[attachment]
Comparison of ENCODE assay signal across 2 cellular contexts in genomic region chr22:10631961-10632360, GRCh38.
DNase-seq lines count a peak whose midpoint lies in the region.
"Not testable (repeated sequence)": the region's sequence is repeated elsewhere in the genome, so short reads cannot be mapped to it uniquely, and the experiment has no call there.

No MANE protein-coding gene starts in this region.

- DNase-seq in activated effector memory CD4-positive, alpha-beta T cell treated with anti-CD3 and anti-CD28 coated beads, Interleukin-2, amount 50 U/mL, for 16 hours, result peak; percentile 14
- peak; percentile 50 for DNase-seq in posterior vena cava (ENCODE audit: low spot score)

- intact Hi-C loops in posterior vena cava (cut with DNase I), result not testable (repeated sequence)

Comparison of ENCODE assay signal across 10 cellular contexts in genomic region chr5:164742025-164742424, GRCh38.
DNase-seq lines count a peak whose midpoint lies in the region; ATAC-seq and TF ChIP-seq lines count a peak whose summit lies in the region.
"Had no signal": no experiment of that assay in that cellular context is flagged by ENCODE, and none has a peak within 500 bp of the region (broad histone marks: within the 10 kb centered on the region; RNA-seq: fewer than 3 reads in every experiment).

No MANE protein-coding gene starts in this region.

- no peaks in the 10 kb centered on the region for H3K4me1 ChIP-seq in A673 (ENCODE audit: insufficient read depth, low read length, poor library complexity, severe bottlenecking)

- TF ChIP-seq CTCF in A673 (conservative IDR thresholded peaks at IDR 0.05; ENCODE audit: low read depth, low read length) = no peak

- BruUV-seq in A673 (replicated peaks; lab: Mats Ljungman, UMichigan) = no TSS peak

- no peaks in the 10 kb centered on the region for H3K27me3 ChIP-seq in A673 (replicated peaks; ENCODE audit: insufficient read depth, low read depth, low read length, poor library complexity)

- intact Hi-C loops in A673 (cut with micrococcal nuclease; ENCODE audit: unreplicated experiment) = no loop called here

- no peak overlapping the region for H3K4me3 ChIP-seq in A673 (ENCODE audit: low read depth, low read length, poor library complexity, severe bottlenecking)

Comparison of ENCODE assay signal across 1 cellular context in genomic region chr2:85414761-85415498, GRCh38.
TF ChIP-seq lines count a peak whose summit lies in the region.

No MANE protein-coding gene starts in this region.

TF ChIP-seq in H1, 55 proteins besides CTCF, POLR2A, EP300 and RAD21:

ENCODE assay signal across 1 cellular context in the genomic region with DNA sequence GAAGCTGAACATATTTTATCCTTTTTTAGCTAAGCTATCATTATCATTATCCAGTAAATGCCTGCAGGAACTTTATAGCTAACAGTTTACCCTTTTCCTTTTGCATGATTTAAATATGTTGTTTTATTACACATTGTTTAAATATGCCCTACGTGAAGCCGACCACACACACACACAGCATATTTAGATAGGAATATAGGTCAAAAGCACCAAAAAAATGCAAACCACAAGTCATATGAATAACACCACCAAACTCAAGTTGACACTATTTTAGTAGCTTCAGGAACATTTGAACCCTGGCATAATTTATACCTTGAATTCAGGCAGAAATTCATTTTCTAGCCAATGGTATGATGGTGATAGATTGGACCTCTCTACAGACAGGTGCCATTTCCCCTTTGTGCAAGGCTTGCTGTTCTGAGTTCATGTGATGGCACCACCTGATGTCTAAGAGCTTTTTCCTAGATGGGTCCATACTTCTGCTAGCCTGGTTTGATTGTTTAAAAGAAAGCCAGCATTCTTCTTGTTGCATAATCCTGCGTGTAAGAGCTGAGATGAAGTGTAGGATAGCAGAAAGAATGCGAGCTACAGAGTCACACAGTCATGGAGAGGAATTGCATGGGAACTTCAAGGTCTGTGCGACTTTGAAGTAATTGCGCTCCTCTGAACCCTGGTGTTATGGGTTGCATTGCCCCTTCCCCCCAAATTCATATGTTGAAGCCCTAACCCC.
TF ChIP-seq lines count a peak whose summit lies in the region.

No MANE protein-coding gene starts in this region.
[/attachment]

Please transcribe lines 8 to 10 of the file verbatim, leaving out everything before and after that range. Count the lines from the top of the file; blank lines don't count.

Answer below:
Comparison of ENCODE assay signal across 10 cellular contexts in genomic region chr5:164742025-164742424, GRCh38.
DNase-seq lines count a peak whose midpoint lies in the region; ATAC-seq and TF ChIP-seq lines count a peak whose summit lies in the region.
"Had no signal": no experiment of that assay in that cellular context is flagged by ENCODE, and none has a peak within 500 bp of the region (broad histone marks: within the 10 kb centered on the region; RNA-seq: fewer than 3 reads in every experiment).